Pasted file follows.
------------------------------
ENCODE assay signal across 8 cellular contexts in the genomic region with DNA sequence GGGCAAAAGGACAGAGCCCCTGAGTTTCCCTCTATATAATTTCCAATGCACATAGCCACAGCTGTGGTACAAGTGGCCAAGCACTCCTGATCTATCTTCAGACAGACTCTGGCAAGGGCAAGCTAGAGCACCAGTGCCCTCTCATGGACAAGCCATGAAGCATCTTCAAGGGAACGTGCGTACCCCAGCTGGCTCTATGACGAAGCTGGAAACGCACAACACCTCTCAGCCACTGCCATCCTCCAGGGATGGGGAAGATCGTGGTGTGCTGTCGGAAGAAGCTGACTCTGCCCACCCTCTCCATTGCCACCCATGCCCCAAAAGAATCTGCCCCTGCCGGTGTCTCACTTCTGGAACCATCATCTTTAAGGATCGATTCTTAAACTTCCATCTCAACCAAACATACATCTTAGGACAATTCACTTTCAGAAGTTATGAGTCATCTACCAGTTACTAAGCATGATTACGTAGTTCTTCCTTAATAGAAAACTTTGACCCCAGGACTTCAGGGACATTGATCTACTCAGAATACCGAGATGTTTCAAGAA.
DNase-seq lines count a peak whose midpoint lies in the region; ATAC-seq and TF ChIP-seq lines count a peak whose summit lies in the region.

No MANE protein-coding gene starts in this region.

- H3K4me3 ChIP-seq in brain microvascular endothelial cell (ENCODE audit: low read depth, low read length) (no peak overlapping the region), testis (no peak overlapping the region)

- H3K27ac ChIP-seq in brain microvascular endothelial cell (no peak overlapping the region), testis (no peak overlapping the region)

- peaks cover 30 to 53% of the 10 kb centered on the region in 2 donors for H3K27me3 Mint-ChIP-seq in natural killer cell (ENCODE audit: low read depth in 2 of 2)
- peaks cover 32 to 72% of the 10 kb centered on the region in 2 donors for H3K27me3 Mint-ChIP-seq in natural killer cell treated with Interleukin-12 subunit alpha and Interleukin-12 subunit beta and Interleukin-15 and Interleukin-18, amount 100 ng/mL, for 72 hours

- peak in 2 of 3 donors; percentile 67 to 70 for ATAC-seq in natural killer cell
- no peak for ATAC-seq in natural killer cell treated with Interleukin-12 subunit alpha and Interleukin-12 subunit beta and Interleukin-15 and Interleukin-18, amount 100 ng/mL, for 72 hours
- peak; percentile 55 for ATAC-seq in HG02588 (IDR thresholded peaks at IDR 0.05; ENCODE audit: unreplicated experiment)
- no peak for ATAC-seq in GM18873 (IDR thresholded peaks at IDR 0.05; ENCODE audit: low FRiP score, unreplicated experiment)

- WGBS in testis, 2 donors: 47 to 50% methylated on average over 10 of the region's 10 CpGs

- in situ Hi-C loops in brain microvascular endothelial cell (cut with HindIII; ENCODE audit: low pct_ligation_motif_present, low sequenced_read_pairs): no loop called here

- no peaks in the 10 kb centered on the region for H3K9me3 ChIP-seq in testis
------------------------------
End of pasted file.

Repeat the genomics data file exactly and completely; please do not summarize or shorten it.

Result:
ENCODE assay signal across 8 cellular contexts in the genomic region with DNA sequence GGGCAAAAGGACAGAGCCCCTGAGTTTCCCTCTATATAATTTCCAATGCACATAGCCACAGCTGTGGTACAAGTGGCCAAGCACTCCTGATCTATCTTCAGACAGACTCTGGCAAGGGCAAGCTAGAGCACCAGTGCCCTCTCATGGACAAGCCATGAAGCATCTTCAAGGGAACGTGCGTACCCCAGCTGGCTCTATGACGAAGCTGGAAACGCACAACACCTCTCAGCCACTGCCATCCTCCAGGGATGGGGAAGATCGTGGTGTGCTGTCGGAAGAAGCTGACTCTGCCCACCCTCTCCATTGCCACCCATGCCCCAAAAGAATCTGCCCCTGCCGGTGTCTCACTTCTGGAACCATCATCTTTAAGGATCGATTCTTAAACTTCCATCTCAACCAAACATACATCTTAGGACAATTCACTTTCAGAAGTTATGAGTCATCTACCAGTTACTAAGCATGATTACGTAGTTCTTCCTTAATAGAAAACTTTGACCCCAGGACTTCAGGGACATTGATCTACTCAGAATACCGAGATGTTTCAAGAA.
DNase-seq lines count a peak whose midpoint lies in the region; ATAC-seq and TF ChIP-seq lines count a peak whose summit lies in the region.

No MANE protein-coding gene starts in this region.

- H3K4me3 ChIP-seq in brain microvascular endothelial cell (ENCODE audit: low read depth, low read length) (no peak overlapping the region), testis (no peak overlapping the region)

- H3K27ac ChIP-seq in brain microvascular endothelial cell (no peak overlapping the region), testis (no peak overlapping the region)

- peaks cover 30 to 53% of the 10 kb centered on the region in 2 donors for H3K27me3 Mint-ChIP-seq in natural killer cell (ENCODE audit: low read depth in 2 of 2)
- peaks cover 32 to 72% of the 10 kb centered on the region in 2 donors for H3K27me3 Mint-ChIP-seq in natural killer cell treated with Interleukin-12 subunit alpha and Interleukin-12 subunit beta and Interleukin-15 and Interleukin-18, amount 100 ng/mL, for 72 hours

- peak in 2 of 3 donors; percentile 67 to 70 for ATAC-seq in natural killer cell
- no peak for ATAC-seq in natural killer cell treated with Interleukin-12 subunit alpha and Interleukin-12 subunit beta and Interleukin-15 and Interleukin-18, amount 100 ng/mL, for 72 hours
- peak; percentile 55 for ATAC-seq in HG02588 (IDR thresholded peaks at IDR 0.05; ENCODE audit: unreplicated experiment)
- no peak for ATAC-seq in GM18873 (IDR thresholded peaks at IDR 0.05; ENCODE audit: low FRiP score, unreplicated experiment)

- WGBS in testis, 2 donors: 47 to 50% methylated on average over 10 of the region's 10 CpGs

- in situ Hi-C loops in brain microvascular endothelial cell (cut with HindIII; ENCODE audit: low pct_ligation_motif_present, low sequenced_read_pairs): no loop called here

- no peaks in the 10 kb centered on the region for H3K9me3 ChIP-seq in testis